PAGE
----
Read: "Vance was 'one of them' that we in the urban media bubble could connect with because he so very badly wanted to be accepted in our worlds. He told us exactly what we wanted to hear: that white rural poverty and its ravages are, at bottom, a moral failing. Our rural ambassador never said so in as many words. Instead, his tale of overcoming obstacles arced nicely with our own narrative assumptions about work and success: about our embrace of capitalist values and norms."

Thanks for the post, Meghan. With few other views from the actual conditions on the ground in Rural American Cultures, I understand completely why you might review Vance's work (as did others) as accurate and insightful (but not without flaws, of course, as you noted).

Tossing Hillbilly Elegy aside as an "eh" movie that's only supposed to entertain for a couple of hours, though, is startlingly shortsighted. Most non-rural Americans know zilch about the actuality of Rural American Cultures (60 million ppl at last count on 97% of the U.S. land mass) because media elites cancelled all rural television programming in the early 70s.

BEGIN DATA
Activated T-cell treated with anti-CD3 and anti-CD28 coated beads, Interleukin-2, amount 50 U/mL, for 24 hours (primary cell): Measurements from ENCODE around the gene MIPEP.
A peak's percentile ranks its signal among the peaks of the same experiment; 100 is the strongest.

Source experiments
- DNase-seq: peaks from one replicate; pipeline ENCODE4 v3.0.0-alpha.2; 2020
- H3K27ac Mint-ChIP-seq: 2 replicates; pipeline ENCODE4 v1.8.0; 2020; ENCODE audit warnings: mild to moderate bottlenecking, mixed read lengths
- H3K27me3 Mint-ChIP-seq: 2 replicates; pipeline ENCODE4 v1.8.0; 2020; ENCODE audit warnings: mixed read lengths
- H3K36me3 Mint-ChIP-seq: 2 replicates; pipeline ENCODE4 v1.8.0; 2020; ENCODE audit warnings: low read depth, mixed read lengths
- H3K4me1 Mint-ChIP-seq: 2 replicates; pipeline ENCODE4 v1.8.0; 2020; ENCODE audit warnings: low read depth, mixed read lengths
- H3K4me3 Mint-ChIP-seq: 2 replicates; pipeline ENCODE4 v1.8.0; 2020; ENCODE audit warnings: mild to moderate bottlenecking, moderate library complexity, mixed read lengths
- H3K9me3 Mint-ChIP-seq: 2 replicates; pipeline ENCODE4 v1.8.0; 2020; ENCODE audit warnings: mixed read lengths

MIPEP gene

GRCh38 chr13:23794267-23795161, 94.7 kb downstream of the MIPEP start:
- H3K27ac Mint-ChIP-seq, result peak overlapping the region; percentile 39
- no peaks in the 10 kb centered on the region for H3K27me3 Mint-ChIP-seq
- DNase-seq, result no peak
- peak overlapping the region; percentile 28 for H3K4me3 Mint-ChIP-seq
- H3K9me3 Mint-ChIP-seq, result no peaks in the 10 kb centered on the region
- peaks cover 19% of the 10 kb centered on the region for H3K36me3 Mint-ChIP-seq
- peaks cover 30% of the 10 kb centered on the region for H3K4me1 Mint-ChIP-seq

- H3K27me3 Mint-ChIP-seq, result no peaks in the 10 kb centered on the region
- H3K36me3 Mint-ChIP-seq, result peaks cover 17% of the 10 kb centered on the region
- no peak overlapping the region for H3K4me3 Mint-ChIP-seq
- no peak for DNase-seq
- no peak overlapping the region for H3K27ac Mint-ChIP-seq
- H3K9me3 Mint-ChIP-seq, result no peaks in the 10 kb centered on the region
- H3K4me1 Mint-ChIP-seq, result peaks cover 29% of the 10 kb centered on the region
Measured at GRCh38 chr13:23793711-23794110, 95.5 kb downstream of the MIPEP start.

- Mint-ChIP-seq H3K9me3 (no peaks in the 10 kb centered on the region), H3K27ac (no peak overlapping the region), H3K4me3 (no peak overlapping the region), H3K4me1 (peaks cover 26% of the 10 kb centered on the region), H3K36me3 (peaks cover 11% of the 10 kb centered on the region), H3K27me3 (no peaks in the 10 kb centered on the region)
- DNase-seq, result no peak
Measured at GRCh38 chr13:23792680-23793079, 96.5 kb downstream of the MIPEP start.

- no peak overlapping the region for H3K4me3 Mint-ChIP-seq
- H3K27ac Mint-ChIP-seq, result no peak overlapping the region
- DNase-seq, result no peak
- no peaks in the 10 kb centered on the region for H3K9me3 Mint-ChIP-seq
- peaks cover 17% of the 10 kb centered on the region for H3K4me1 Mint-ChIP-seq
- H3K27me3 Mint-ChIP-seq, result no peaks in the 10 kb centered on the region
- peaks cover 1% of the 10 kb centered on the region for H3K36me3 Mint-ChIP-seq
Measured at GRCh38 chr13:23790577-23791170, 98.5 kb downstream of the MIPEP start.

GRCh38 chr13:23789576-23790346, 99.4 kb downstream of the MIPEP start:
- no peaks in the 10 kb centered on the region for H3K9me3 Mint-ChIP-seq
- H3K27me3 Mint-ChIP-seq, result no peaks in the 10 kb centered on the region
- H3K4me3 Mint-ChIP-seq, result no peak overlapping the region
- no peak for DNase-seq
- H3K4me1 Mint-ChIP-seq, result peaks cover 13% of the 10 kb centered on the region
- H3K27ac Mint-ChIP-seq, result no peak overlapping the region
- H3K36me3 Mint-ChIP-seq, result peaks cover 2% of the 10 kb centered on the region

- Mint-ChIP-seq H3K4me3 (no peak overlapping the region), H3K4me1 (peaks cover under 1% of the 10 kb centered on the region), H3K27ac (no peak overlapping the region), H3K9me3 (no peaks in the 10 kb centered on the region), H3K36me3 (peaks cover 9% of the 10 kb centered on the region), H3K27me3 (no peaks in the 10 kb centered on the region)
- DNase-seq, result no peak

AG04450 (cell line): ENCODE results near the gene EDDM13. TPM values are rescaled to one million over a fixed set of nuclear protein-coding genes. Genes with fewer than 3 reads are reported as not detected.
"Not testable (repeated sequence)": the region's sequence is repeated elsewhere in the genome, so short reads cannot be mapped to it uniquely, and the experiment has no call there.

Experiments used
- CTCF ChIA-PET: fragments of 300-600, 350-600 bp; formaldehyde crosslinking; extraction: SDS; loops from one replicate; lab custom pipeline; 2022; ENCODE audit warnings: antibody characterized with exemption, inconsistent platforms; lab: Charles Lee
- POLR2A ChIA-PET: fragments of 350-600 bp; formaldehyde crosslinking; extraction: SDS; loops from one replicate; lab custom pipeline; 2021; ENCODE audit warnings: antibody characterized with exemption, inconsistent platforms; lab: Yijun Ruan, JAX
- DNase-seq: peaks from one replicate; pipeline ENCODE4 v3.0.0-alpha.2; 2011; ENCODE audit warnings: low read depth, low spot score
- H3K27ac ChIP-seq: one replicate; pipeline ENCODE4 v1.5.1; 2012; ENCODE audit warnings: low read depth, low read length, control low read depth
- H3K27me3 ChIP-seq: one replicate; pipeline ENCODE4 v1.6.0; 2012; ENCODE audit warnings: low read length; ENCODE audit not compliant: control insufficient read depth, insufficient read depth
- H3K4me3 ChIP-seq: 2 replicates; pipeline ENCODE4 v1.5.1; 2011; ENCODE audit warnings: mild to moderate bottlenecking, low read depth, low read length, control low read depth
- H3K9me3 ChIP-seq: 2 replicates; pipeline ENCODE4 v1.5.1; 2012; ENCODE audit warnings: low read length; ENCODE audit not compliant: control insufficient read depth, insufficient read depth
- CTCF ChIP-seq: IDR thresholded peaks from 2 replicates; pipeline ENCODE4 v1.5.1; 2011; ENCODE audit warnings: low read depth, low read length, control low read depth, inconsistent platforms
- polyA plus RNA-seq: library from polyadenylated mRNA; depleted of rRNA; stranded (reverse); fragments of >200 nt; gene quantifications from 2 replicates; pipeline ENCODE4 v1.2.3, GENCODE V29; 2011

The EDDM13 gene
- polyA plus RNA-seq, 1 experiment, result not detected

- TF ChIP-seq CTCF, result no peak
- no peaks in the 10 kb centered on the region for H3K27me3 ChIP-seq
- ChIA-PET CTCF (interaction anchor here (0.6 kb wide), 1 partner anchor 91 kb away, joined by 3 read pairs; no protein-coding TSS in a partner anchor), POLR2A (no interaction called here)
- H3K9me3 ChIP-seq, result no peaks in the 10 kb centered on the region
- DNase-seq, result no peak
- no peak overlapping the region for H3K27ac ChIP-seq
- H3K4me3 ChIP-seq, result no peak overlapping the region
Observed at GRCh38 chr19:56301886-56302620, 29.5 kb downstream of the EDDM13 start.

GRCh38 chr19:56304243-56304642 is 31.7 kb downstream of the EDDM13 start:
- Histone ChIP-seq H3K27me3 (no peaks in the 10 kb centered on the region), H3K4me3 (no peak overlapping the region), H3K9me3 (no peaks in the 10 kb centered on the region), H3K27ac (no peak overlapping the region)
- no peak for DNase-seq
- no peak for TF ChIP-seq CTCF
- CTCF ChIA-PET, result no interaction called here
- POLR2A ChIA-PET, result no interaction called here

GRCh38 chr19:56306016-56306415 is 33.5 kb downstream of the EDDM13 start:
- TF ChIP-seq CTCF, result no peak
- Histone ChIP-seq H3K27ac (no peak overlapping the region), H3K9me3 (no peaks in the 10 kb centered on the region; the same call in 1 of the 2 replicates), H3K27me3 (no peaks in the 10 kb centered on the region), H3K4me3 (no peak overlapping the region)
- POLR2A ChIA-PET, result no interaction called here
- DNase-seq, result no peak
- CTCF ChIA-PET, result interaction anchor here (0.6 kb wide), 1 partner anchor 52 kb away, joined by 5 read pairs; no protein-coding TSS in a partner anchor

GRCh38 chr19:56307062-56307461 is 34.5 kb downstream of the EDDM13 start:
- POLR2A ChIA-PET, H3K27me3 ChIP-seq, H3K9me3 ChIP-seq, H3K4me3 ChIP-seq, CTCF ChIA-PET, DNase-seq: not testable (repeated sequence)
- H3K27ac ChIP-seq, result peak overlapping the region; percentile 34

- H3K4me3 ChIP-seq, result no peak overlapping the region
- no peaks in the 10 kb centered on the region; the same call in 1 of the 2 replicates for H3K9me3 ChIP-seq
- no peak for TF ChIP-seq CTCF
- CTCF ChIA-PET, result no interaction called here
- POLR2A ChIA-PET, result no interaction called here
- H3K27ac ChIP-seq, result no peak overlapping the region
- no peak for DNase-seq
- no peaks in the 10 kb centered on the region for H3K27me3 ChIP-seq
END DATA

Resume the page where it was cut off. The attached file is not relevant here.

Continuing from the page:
Without a variety of accurate representations, rural Americans didn't--and still don't--exist in urban media bubbles, except in political narratives. By extension, they also don't exist in the minds or hearts of urban Americans except as adversaries.

Another shoddy representation of rural Americans driven by profit is EXACTLY the connection to the 45th y'all are looking for. Vance's pro-capitalist narrative, its uncritical embrace by urban media elites, and now its cultural exploitation for a quick profit are all practices that demonstrate what happens when accuracy and cultural knowledge are traded for money and status.

That trade--amplified by your post--is the sine qua non of support for what the 45th is currently attempting to do. Cavalier media elites are not helping.

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SF Bay Area critical researcher, creative, & cultural worker. Content developer for The Relational Democracy Project IG @dr.cbg

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